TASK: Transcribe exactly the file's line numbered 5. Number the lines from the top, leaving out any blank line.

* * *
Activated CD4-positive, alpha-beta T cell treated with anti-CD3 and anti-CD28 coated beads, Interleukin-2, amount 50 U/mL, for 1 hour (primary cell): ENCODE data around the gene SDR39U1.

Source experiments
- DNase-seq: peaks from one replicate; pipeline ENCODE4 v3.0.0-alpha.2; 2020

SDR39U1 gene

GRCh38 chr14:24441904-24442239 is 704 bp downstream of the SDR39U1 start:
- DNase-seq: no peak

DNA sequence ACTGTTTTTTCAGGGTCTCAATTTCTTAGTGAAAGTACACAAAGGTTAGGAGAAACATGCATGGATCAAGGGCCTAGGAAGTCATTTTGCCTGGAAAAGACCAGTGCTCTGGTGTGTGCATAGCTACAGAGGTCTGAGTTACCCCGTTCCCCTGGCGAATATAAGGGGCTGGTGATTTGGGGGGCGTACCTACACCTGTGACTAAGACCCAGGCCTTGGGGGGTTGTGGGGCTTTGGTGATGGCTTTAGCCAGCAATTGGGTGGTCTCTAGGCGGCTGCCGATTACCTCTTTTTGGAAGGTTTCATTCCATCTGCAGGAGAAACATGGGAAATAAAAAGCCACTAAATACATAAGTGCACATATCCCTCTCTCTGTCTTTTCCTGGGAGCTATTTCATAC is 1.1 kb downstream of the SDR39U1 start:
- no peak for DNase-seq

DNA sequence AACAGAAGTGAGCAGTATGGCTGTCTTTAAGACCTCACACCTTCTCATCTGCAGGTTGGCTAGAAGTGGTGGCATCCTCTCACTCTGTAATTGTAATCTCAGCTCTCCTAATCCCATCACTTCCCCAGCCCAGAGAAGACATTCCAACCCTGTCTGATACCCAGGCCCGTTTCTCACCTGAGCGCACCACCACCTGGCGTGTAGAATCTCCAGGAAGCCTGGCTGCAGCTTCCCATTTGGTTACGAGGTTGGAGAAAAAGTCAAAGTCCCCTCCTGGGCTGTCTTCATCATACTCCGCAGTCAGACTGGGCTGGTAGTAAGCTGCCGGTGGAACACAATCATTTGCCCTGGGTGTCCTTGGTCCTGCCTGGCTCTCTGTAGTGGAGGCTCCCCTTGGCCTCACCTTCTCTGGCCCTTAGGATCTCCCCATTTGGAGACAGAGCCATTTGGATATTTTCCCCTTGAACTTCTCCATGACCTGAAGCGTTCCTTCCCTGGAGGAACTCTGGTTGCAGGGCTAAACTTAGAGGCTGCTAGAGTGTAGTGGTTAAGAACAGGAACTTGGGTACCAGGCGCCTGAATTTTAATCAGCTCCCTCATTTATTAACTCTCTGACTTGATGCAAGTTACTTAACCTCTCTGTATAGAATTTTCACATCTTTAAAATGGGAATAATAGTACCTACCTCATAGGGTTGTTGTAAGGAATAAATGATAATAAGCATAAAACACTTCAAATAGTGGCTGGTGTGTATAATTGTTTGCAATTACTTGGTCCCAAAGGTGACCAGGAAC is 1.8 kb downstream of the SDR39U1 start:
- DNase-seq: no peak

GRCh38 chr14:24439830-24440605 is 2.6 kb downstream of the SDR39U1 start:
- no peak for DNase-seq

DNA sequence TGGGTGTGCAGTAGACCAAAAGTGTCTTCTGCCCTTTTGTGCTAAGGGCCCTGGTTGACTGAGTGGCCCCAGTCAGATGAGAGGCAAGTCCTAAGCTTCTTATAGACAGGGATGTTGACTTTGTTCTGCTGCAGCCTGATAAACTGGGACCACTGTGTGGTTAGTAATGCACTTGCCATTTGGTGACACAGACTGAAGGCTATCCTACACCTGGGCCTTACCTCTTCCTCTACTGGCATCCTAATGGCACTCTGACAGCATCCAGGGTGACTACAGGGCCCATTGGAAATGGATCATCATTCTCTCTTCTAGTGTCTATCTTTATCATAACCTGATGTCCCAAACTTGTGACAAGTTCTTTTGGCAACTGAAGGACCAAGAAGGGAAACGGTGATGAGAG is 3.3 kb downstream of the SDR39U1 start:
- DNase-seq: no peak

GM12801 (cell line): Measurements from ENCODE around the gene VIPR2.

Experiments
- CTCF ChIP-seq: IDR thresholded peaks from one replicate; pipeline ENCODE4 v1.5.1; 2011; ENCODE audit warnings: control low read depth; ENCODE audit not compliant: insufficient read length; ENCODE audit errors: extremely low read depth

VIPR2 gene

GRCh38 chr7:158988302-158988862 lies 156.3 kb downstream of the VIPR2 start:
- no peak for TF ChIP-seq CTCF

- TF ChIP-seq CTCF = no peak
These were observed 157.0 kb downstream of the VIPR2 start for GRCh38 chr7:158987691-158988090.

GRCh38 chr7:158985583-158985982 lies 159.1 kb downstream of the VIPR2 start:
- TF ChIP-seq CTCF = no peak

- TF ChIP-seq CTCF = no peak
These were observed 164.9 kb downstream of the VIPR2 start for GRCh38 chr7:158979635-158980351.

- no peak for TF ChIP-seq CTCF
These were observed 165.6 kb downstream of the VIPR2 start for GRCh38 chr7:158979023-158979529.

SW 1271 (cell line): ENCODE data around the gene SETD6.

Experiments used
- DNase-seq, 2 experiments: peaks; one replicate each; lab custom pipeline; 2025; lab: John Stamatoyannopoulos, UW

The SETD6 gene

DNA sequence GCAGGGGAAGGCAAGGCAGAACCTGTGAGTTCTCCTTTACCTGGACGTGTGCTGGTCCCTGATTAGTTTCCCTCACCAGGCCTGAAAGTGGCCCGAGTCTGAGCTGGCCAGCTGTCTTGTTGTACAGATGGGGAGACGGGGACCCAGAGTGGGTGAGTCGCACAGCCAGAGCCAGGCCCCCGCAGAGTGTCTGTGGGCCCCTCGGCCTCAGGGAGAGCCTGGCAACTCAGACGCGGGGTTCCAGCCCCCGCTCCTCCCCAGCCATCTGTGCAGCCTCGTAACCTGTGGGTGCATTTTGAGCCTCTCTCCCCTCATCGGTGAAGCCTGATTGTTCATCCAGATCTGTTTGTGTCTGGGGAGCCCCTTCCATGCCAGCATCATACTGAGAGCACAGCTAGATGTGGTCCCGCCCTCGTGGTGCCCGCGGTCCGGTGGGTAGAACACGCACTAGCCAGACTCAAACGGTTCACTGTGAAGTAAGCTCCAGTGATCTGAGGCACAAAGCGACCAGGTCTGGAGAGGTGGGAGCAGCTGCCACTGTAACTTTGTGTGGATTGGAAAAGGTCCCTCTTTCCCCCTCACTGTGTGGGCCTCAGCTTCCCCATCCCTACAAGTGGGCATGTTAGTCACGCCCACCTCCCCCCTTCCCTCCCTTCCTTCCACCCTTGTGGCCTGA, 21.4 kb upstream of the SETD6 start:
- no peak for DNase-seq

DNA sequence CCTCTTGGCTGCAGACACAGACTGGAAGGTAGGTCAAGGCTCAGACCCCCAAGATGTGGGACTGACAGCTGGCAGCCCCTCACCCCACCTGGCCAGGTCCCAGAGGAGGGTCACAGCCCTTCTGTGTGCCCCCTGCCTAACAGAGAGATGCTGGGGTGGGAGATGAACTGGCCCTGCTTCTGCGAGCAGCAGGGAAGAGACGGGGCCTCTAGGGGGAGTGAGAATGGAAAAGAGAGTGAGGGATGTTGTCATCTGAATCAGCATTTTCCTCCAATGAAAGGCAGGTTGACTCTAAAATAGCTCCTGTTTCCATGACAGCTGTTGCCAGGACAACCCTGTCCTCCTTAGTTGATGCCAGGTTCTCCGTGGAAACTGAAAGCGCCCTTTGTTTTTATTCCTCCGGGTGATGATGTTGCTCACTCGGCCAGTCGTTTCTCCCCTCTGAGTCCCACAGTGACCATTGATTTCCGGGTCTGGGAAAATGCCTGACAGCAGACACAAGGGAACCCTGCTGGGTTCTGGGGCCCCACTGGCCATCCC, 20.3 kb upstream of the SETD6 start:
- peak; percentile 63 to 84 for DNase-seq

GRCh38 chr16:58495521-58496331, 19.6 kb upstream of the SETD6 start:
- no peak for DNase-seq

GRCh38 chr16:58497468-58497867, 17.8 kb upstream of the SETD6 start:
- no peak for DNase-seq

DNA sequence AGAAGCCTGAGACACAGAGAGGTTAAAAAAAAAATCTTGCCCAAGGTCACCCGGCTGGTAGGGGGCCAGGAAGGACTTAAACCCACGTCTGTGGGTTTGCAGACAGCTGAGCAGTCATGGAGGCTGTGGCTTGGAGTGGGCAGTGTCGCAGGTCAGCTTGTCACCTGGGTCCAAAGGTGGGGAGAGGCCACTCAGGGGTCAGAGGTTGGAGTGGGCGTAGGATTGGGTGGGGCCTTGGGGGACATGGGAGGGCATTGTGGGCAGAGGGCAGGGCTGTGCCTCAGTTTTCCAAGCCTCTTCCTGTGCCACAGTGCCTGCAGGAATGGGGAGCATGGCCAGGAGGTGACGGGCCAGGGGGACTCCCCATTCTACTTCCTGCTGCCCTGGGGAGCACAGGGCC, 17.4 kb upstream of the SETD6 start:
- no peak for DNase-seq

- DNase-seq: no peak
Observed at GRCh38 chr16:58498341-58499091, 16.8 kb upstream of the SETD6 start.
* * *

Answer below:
GRCh38 chr14:24441904-24442239 is 704 bp downstream of the SDR39U1 start: